In the world of theoretical physics, Francois Englert of Belgium and Peter Higgs of Britain are superheroes. Back in 1964, they both, independently of each other, rescued the Standard Model as a current best-fit explanation for how subatomic particles interact. The two, along with Englert’s now deceased colleague Robert Brout, predicted that a new fundamental particle existed and that other particles should gain mass during their interactions with this particle.
On July 4, 2012, Englert and Higgs met for the first time at CERN, in front of a global audience as the world’s largest particle physics laboratory announced having found a so-called Higgs particle in existence.
Today, Englert and Higgs share the honor of receiving the 2013 Nobel Prize in physics for “the theoretical discovery of a mechanism that contributes to our understanding of the origin of mass of subatomic particles, and which recently was confirmed through the discovery of the predicted fundamental particle, by the ATLAS and CMS experiments at CERN’s Large Hadron Collider.”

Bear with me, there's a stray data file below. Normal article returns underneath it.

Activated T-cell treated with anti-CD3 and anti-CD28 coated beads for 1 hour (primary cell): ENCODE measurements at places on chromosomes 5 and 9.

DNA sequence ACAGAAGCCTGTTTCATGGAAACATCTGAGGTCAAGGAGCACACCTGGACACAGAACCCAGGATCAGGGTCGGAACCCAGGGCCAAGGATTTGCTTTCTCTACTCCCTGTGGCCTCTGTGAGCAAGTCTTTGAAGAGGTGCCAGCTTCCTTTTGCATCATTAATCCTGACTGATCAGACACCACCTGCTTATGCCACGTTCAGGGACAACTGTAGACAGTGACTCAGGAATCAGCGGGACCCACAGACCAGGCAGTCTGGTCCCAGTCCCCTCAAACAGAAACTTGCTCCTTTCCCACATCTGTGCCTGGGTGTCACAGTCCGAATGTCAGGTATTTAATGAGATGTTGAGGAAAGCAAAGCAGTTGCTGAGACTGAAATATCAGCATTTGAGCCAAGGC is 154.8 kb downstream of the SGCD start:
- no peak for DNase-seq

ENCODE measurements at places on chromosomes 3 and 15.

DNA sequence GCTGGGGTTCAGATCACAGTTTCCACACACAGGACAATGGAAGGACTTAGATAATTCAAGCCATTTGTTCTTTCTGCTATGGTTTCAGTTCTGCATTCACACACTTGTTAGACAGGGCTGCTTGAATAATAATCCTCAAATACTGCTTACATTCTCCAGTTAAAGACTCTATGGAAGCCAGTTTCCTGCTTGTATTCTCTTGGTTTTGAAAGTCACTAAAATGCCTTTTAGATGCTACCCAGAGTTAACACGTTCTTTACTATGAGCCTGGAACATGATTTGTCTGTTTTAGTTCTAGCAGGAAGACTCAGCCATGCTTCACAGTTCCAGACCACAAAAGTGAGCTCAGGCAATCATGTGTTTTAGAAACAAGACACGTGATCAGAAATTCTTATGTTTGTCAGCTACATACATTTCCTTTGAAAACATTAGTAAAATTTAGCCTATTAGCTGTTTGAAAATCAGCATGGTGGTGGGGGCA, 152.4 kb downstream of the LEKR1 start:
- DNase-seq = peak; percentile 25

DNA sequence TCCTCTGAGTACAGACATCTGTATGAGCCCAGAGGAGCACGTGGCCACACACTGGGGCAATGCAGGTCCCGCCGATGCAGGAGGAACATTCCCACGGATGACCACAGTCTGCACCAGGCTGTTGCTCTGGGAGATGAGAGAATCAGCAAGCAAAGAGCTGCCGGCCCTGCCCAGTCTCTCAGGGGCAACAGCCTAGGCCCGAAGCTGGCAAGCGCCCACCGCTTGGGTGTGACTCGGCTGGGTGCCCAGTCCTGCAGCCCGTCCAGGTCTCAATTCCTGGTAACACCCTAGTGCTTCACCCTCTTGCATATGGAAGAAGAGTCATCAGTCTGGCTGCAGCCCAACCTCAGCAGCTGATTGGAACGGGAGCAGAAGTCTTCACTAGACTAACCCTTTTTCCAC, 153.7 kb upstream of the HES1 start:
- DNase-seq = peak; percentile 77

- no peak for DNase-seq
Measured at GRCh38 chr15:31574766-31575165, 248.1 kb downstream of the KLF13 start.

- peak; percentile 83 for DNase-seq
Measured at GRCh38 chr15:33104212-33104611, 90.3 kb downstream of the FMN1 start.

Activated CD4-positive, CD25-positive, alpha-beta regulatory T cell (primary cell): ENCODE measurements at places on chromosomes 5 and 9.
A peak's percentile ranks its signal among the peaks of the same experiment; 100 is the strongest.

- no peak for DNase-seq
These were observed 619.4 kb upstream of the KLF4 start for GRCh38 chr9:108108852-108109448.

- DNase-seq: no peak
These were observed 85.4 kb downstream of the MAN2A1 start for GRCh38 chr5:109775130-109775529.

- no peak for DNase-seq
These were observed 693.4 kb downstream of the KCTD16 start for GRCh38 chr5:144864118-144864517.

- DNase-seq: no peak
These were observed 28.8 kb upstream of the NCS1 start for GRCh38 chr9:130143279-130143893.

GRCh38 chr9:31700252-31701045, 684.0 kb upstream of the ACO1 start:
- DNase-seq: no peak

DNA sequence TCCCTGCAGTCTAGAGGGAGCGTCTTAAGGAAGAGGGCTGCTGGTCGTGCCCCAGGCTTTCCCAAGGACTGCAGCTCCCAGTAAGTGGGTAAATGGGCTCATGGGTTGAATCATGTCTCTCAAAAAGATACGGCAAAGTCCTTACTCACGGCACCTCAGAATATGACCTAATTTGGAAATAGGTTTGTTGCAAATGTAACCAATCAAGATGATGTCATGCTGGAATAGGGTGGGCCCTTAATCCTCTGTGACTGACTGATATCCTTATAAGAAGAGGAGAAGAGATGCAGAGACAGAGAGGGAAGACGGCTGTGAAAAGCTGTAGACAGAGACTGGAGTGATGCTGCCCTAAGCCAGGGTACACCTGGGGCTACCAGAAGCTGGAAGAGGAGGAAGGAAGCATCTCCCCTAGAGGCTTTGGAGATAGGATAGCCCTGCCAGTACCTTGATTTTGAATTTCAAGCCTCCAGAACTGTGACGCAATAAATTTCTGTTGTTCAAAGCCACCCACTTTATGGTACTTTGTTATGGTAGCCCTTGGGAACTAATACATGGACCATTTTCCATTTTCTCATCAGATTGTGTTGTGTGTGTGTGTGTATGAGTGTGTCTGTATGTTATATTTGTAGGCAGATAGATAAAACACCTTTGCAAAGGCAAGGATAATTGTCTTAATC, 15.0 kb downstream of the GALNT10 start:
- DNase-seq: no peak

Despite Englert and Higgs being the most anticipated winners for the prize, today’s award announcement followed a one-hour delay at the Royal Swedish Academy of Sciences. But academy spokepersons stressed that the decision on the winners was made today, and that the academy took their time in discussing all candidates in order to best honor the will of Alfred Nobel.
“I didn’t see any announcement that I didn’t have it, but now I’m very happy,” said Englert when the Academy reached him by phone to answer questions from the press. When asked how winning a Nobel Prize made him feel, Englert shared with a laugh: “This is not very unpleasant.” Adding that, “I’m very happy to have the achievement of this extraordinary award.”
Are there more Higgs particles out there in the universe waiting to be discovered through physical experiments such as the Large Hadron Collider? Or a a better way to describe the interactions of particles in our universe besides using the Standard Model? Maybe…
IMAGE: British physicist Peter Higgs (R) speaks with Belgium physicist Francois Englert at a press conference on July 4, 2012 at European Organization for Nuclear Research (CERN) offices in Meyrin near Geneva. (FABRICE COFFRINI/AFP/GettyImages)